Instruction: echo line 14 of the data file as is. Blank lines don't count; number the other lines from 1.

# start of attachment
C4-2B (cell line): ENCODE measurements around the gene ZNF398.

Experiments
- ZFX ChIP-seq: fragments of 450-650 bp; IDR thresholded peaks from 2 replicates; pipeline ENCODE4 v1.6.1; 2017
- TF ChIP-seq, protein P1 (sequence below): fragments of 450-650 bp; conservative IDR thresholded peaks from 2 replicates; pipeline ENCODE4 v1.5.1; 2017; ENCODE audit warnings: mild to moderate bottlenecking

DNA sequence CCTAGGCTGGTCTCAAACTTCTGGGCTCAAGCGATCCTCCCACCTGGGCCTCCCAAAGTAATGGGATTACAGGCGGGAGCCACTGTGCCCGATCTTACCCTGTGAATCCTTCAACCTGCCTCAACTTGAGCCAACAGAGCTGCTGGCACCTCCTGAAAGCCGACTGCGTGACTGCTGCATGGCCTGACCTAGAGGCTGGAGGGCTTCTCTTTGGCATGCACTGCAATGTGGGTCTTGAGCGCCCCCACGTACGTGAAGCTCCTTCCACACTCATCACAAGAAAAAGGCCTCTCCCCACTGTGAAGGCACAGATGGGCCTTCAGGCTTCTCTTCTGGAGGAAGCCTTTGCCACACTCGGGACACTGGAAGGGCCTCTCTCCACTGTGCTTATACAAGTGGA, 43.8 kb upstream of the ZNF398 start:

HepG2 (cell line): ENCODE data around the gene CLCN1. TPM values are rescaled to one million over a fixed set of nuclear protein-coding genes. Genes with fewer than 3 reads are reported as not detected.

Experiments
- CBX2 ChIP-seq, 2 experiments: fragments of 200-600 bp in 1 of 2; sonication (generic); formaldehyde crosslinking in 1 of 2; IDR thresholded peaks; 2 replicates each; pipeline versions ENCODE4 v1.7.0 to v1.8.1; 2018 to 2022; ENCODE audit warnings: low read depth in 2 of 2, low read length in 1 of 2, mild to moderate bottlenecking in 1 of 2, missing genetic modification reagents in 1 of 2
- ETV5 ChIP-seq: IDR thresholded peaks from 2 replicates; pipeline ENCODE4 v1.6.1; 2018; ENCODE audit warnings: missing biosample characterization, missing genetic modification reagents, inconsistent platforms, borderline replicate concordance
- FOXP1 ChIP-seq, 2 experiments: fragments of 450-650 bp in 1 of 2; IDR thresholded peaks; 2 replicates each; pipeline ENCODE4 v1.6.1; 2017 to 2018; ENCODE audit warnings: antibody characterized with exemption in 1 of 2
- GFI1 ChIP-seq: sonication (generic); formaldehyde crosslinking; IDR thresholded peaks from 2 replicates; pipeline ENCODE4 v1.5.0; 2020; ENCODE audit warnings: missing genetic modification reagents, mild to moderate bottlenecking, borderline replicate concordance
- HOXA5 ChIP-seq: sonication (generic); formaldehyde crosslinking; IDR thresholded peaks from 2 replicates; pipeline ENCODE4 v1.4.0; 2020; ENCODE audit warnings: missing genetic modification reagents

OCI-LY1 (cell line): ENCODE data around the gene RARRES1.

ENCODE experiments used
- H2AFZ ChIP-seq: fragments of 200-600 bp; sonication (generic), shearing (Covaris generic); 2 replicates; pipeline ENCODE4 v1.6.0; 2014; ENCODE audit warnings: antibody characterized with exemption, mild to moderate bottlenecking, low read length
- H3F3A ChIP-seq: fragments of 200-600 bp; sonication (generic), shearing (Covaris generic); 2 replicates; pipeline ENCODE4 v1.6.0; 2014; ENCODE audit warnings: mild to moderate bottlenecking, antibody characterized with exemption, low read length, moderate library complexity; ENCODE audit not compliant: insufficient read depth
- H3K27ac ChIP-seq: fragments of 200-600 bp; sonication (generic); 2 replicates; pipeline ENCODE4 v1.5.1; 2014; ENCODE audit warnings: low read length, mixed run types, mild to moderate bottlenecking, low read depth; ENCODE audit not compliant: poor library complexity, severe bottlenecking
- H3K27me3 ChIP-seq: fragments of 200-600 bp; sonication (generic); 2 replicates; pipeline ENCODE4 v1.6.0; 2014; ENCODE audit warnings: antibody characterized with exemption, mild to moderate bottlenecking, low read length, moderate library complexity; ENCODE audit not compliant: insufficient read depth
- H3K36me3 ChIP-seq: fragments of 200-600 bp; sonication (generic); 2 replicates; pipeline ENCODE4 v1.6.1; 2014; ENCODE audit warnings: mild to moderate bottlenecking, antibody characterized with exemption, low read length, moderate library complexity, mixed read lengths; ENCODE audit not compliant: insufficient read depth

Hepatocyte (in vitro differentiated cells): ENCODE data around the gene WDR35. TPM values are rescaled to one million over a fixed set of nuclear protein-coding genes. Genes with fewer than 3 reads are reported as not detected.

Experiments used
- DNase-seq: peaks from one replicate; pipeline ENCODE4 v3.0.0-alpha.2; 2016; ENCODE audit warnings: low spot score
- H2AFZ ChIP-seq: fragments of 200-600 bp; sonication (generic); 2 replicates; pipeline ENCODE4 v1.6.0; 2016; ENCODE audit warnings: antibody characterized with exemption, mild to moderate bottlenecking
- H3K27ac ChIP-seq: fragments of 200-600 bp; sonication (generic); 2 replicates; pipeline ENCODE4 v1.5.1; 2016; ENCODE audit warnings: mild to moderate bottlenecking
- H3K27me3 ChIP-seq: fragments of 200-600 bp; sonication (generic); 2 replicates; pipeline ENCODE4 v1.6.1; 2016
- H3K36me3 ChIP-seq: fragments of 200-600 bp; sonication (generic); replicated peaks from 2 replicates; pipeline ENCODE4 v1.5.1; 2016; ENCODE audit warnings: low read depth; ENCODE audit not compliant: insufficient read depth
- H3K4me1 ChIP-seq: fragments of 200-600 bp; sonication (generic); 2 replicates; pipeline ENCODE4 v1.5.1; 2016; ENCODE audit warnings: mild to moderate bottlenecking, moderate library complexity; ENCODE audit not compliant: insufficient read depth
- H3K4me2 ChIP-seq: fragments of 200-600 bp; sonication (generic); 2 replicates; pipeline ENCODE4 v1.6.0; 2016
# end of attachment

ENCODE experiments used